The difference between me and Andrew Cuomo? Neither of us is governor, but I still have my Emmy(s).— Cynthia Nixon (@CynthiaNixon) August 24, 2021
Ouch. If that is not schadenfreude, we don't know what is. (Z)
If you wish to contact us, please use one of these addresses. For the first two, please include your initials and city.
- firstname.lastname@example.org For questions about politics, civics, history, etc. to be answered on a Saturday
- email@example.com For "letters to the editor" for possible publication on a Sunday
- firstname.lastname@example.org To tell us about typos or factual errors we should fix
- email@example.com For general suggestions, ideas, etc.
To download a poster about the site to hang up, please click here.
Email a link to a friend or share:
---The Votemaster and Zenger
Aug26 House Passes H.R. 4
Aug26 The Census Has Some Good News for Democrats
Aug26 Poll: Floridians Do Not Want DeSantis to Run for President
Aug26 Kristi Noem Opens Her 2024 Campaign in South Carolina
Aug26 Eric Schmitt Sues to Block Mask Mandates
Aug26 Mirror, Mirror on the Wall, Who Is the Trumpiest of Them All?
Aug26 Business Are Starting to React to Biden's Call for Companies to Get Tough on Vaccines
Aug26 Israel's Prime Minister Will Visit Biden Today
Aug26 Kinzinger's Goose Is Cooked
Aug25 Biden Stays with August 31
Aug25 What's Next for the Taliban?
Aug25 They Have a Deal
Aug25 SCOTUS: Refugees Must Remain in Mexico
Aug25 Walker Will Run
Aug25 Another Republican Is Sued for Defamation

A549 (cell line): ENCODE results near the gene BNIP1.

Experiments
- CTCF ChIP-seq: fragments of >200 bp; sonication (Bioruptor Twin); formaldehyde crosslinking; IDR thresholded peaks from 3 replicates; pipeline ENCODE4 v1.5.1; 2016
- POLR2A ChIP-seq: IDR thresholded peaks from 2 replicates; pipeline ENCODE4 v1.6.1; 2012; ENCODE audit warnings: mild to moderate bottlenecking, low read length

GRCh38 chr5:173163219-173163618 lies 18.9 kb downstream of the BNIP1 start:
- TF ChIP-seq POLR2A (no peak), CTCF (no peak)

Aug25 One-and-a-half Million Votes
Aug24 In Arizona, No News Is...No News
Aug24 Pfizer Vaccine Gets Full FDA Approval
Aug24 Should He Stay or Should He Go?
Aug24 House Leaders Herd Cats on Both Sides of the Aisle
Aug24 New York Has a New Governor
Aug24 In California, Desperate Times Call for Desperate Measures
Aug24 56,000 North Carolina Felons Regain the Right to Vote
Aug23 Republicans Have Done Well in Special Elections This Year
Aug23 Pelosi Wants to Pass Infrastructure Bills by Oct. 1
Aug23 Austin Speaks the Truth
Aug23 Foreign Policy Performance Is a Poor Predictor of Elections
Aug23 H.R. 4 Is about Court Reform
Aug23 Trump Campaigns for Brooks in Alabama
Aug23 Redistricting in the Midwest and Mountain West
Aug23 Democrats Are Trying to Put Together a Strategy for the State Legislatures
Aug22 Sunday Mailbag
Aug21 Saturday Q&A
Aug20 Biden Holds Forth on Afghanistan
Aug20 Three Senators Test Positive for COVID
Aug20 Man Arrested for Threatening to Bomb Capitol
Aug20 In California, the Drama Intensifies...
Aug20 ...And in Arizona, the Drama Nears Its Denouement...
Aug20 ...While in Texas, the Drama Ends
Aug20 This Week's 2022 Candidacy News
Aug19 The Blame Game Heats Up
Aug19 Democrats Can't Govern
Aug19 Democrats Want to Try to Pass Voting Rights Bill within a Week
Aug19 Red States Are Fighting Their Blue Cities--over Masks
Aug19 Anti-mask Rules Are Creating a Backlash
Aug19 Republicans Give Up on Blocking Gay Rights
Aug19 Judge Grills Lawyers in Smartmatic Lawsuit
Aug19 Mixed Polls on Florida Senate Race
Aug18 Future Tense